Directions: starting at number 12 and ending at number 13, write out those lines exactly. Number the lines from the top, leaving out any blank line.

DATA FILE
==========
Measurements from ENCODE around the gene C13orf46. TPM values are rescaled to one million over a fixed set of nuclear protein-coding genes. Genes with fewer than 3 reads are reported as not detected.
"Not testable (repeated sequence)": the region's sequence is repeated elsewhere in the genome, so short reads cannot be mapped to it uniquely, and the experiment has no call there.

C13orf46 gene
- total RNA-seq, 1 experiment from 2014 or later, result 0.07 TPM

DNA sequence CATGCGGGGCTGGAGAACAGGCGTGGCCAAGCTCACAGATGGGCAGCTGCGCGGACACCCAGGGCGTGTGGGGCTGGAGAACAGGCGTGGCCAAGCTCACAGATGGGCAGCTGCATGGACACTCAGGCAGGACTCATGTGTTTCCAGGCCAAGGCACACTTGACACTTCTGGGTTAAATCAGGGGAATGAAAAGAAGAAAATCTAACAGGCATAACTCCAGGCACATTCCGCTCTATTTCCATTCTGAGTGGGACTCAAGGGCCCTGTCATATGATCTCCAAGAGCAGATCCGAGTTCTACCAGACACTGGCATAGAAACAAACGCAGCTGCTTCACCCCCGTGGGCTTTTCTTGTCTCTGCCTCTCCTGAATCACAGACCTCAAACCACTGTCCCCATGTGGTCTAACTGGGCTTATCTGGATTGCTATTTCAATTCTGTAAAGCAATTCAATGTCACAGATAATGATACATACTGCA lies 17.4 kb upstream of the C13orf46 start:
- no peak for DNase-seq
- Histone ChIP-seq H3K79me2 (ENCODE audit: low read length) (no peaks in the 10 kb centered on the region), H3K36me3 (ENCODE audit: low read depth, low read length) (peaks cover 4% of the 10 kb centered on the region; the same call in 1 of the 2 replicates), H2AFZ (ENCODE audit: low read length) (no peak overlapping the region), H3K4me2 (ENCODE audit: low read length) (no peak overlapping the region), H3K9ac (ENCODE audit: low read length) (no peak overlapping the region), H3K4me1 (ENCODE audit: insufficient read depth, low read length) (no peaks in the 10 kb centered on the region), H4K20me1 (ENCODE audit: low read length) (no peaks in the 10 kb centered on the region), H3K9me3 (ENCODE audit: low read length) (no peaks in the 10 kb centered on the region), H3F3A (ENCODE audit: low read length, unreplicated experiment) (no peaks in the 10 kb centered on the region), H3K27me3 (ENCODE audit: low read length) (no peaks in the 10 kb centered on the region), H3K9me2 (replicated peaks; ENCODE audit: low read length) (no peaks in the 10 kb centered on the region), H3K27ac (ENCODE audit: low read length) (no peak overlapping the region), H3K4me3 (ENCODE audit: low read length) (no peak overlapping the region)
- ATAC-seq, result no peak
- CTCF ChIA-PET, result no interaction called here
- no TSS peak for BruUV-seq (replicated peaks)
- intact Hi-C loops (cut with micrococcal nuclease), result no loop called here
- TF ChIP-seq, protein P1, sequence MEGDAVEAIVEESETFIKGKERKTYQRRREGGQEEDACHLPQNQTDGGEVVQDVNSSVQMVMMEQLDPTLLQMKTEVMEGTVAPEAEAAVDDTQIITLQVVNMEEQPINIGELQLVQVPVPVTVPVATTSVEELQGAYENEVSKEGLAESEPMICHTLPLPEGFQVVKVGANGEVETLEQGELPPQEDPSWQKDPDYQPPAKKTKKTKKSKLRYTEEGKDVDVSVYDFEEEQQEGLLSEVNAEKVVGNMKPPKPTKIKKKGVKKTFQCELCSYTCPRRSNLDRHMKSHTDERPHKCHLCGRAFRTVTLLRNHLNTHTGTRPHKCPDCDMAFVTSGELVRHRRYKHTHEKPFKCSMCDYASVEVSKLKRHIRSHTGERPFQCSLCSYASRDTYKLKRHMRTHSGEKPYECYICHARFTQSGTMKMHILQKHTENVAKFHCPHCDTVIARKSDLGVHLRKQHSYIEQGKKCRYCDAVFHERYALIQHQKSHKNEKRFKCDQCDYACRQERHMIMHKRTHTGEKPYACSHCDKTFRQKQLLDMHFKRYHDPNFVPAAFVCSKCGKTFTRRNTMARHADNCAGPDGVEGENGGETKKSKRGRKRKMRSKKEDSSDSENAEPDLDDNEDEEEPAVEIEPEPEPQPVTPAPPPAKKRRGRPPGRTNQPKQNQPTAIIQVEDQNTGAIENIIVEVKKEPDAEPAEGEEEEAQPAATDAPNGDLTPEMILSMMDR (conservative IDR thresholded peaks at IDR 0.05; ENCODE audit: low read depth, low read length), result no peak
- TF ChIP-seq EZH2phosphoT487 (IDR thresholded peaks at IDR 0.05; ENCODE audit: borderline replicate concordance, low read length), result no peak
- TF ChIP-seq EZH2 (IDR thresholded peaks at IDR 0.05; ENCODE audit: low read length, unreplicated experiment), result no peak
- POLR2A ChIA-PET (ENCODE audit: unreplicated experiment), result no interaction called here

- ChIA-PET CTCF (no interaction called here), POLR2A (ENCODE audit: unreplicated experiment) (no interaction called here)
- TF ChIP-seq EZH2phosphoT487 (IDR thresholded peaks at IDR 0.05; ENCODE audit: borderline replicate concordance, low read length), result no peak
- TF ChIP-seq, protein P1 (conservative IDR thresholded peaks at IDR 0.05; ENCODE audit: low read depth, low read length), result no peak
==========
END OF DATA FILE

- TF ChIP-seq, protein P1, sequence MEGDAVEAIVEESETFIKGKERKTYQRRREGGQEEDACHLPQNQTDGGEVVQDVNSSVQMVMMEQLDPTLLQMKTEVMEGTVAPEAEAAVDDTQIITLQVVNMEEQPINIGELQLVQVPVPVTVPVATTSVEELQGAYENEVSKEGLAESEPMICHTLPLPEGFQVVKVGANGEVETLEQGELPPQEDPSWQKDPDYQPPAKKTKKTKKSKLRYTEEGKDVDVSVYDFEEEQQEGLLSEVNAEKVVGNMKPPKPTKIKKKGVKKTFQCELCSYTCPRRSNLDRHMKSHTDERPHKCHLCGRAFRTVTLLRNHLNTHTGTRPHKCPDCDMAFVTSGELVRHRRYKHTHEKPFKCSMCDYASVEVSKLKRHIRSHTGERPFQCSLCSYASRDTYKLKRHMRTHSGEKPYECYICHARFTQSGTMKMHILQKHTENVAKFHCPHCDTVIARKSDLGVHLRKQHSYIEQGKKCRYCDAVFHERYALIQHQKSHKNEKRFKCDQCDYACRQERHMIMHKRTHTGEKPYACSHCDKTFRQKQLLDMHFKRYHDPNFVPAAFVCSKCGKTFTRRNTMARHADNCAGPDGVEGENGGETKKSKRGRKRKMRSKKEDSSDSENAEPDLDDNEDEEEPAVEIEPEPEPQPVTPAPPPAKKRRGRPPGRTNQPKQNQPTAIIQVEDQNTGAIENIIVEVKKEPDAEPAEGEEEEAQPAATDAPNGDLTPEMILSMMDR (conservative IDR thresholded peaks at IDR 0.05; ENCODE audit: low read depth, low read length), result no peak
- TF ChIP-seq EZH2phosphoT487 (IDR thresholded peaks at IDR 0.05; ENCODE audit: borderline replicate concordance, low read length), result no peak